At independence in 1965, 70 percent of Singapore’s households lived in badly overcrowded conditions, and a third of its people squatted on the city fringes. Unemployment averaged 14 percent, GDP per capita was less than $2,700, and half of the population was illiterate. Falling mortality rates and migration from the Malay Peninsula implied rapid population growth, further increasing the pressure on both housing and employment: 600,000 additional units of housing were needed, and private supply was less than 60,000. An account of this time comes from a contemporary visitor to Singapore.(a)
The undercover walkways are usually taken over by hawker stalls and junk. Laundry hangs from poles thrust out of windows above—just like in old Shanghai. This is Singapore, in the early 1970s. We were all devastated at the time—we who didn’t live here. From 1871 to 1931 the city’s Chinese population rose from 100,000 to 500,000. By 1960 it is estimated that more than 500,000 Chinese were living in slum-like conditions—indoors. Equipped with only one kitchen and one bathroom, the shophouses were designed for two extended families at most. After extensive partitioning many of them housed up to 50 individuals.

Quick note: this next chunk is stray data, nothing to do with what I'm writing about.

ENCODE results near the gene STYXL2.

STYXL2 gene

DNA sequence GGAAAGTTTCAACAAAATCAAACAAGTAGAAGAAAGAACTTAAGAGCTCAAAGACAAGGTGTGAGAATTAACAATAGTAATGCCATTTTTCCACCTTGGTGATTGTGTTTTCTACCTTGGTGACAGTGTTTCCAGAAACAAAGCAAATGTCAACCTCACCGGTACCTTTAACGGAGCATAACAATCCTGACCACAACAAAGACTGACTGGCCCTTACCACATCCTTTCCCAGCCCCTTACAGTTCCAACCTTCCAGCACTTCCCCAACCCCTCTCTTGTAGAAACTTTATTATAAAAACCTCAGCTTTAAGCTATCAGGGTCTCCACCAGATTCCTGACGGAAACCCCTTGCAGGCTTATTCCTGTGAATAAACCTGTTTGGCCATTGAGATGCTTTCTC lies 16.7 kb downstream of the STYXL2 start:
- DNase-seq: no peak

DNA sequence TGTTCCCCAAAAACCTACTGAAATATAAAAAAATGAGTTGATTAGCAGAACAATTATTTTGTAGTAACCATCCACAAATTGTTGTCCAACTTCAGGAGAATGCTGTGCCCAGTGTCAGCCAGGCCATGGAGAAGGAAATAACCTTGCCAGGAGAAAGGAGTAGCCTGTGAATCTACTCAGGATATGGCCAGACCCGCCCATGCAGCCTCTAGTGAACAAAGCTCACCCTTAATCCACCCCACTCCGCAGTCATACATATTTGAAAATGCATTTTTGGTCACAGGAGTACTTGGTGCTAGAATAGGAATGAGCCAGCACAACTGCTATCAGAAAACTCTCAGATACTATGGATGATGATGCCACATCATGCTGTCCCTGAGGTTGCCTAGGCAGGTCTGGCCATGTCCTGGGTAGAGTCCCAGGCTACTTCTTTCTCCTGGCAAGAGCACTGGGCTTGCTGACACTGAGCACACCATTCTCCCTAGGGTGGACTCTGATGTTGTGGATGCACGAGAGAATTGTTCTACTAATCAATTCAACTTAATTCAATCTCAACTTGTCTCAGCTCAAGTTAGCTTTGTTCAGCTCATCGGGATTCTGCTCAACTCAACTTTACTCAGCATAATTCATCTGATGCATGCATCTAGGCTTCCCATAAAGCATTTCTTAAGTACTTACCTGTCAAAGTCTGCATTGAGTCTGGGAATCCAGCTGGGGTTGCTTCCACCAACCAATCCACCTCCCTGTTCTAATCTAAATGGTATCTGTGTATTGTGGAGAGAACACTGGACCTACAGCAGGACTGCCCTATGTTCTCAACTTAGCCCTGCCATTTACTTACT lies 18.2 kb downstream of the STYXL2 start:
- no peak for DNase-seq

Today, less than 40 years later, Singapore’s slums are gone. In their place is one of the cleanest and most welcoming cities in the world. The secret? First, institutional reforms made the government known for its accountability. Then, the government became a major provider of infrastructure and services. The scarcity of land made good planning an imperative. Multiyear plans were produced, implemented, and updated. Finally, the housing authority (HDB) was mandated to undertake a massive program of slum clearance, housing construction, and urban renewal. Public housing has been an integral part of all development plans. At the height of the program, HDB was building a new flat every eight minutes. Of Singapore’s population, 86 percent now lives in publicly built units. Most own their flats, encouraged by special housing funds financed from the Employees Provident Fund, a mandatory retirement scheme. Serviced land was made available. Through the Land Amalgamation act, the government acquired almost one-third of city land. Slum dwellers were relocated to public housing.
For a city-state in a poor region, it is not an exaggeration to assert that eff ective urbanization was responsible for delivering growth rates that averaged 8 percent a year throughout the 1970s and 1980s. It required a combination of market institutions and social service provision, strategic investment in infrastructure, and improved housing for slum dwellers.
Sources: Yuen 2004, Yusuf and Nabeshima 2006.
a. Cockrem 2007.